Writing just before Christmas, it seems no one in authority had predicted the intensity of the December snowfalls. So on that basis we can’t expect anyone to forecast with any accuracy what will happen in 2010. Especially regarding the recovery of the economy or the date and outcome of the general election, due some time in the next few months.
But we can expect the UK multiple grocery industry to keep doing what it’s so good at – working with producers, suppliers and manufacturers to keep shoppers happy all year round with the best in food and drink and non-food products.
This trust goes deep. More people put faith in our top retailers in preference to politicians, when it comes to charting our economic recovery, according to research consultancy Leapfrog. In a survey the views of the chairmen of Tesco, Marks & Spencer and BHS outweighed those of any political leader. Together the retail chiefs scooped 19 per cent of the votes, ahead of David Cameron 18%) and Gordon Brown (16%). Sir Terry Leahy was more trusted than Lib Dem leader Nick Clegg, with 10% versus 7%.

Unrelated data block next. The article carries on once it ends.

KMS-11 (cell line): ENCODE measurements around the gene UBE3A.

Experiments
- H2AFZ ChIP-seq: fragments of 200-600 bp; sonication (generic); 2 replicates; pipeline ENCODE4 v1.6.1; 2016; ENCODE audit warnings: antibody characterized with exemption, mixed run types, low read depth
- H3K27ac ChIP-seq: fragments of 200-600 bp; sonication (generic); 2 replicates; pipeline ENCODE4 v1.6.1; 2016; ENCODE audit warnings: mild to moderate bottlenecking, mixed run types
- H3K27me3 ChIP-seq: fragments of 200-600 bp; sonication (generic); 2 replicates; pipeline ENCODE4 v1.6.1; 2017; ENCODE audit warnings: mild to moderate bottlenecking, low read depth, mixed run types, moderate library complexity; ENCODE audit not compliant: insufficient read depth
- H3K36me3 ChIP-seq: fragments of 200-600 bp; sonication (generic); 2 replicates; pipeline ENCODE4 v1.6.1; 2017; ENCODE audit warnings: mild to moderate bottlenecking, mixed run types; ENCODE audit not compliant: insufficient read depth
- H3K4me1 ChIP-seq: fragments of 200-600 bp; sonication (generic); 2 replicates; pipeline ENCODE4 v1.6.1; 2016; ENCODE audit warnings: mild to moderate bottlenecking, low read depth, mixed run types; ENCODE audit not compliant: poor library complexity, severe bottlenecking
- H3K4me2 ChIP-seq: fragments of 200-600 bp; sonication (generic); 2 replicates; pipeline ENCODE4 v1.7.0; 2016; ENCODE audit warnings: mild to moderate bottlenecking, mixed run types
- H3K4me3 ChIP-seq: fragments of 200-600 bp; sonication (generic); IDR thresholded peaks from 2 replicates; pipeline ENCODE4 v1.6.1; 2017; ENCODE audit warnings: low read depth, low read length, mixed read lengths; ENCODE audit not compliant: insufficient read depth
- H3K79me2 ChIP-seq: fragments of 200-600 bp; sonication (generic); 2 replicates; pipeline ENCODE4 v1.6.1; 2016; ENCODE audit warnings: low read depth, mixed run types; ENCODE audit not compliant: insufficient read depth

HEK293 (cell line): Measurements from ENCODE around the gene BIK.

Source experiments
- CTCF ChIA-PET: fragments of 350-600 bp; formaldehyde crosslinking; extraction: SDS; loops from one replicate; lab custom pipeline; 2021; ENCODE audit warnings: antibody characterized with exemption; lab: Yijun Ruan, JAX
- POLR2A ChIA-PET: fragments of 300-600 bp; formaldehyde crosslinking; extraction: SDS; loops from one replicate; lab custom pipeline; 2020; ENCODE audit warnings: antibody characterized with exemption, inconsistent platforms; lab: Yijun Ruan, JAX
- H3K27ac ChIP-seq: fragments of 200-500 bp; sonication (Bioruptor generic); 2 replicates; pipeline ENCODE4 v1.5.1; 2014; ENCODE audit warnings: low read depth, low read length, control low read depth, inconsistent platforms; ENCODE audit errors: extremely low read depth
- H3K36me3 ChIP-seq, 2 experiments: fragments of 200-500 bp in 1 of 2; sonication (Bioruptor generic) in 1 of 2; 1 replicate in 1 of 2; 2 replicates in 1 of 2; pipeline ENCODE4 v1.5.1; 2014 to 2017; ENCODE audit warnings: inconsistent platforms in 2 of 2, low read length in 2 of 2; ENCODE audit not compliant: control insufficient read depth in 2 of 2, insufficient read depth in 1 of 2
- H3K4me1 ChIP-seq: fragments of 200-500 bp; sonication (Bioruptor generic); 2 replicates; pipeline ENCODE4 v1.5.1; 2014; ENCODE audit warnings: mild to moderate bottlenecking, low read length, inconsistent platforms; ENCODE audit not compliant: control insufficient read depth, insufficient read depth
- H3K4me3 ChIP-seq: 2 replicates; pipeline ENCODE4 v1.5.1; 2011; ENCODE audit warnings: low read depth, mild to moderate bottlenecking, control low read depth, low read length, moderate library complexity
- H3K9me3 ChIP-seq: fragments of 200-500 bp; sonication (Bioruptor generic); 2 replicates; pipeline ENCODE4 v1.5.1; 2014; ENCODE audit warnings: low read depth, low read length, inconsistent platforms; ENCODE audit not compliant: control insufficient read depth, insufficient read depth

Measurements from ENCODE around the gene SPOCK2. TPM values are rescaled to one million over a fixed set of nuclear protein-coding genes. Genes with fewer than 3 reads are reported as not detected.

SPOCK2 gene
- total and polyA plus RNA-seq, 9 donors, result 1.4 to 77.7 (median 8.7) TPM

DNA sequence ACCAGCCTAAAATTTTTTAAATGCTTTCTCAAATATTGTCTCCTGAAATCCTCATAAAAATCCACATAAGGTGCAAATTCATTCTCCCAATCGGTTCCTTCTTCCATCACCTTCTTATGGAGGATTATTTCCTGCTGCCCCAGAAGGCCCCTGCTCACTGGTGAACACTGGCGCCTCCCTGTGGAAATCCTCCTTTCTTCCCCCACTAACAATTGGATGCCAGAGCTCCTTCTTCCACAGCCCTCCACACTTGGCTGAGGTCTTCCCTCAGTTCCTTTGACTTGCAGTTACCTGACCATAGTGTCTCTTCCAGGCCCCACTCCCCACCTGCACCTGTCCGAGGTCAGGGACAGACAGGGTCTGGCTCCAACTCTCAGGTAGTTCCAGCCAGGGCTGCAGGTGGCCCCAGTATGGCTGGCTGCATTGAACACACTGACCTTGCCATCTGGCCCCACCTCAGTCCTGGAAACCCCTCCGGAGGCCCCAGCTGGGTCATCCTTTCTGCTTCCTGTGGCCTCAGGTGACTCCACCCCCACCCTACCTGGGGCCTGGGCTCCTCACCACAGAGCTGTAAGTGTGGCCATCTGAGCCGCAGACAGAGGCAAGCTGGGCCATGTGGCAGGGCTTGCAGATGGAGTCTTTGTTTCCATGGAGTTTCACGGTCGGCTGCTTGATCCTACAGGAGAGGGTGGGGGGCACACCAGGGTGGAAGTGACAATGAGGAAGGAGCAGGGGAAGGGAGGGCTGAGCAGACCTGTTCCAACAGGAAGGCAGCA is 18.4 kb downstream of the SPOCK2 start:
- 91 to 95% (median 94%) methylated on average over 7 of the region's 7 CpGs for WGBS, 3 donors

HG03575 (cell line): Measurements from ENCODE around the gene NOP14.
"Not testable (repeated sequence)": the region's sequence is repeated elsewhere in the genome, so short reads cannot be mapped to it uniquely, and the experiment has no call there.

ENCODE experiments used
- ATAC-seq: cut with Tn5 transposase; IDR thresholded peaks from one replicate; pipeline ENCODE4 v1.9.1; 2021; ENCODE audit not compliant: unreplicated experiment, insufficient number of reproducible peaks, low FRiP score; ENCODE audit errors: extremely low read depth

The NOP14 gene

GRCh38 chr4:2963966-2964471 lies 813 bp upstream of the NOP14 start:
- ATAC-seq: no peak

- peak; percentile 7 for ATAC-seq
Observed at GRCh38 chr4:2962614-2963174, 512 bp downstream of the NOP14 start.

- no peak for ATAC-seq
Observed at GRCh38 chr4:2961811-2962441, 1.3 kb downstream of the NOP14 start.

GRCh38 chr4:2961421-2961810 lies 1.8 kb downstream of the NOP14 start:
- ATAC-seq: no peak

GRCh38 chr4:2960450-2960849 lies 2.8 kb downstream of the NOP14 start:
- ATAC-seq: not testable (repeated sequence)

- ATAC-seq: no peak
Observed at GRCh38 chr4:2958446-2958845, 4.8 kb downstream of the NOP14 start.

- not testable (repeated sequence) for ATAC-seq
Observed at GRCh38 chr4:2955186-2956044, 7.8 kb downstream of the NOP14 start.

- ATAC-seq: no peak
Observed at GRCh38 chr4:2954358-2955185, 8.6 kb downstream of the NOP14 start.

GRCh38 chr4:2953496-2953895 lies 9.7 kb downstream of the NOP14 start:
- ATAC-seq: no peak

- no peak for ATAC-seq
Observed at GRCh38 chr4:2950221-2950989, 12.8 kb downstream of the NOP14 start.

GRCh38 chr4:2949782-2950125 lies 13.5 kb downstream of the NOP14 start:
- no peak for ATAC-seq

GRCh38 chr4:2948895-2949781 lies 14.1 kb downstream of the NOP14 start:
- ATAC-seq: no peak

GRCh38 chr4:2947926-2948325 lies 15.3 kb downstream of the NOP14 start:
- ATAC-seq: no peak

The research also showed nearly three times as many people (38%) considered supermarkets and retailers were doing more to help families during the recession than the government (13%,) The survey’s other key points were fairly predictable – the vast majority don’t plan to alter their thrifty shopping behaviour once the UK is out of recession. 8 in ten consumers were either not planning to alter their shopping behaviour at all (36%), or intend to remain bargain hunters (46%) after the recovery. We’re a stubborn bunch!
In this issue we’ve three exciting features – Baby & Kids, Big Night In and Ethnic Food & Drink. “Drink and be merry, for tomorrow we die” seems to be most Brits’ response to the stresses and strains of life. Certainly we can expect the drinking and merriment to keep going in 2010, as Brits continue to enjoy themselves come what may. Likewise people go on having children and bringing them up even good times and bad, and parents will go on spending money on their babies and kids, which is good news for the UK multiple grocery sector.
Charles Smith, The Grocery Trader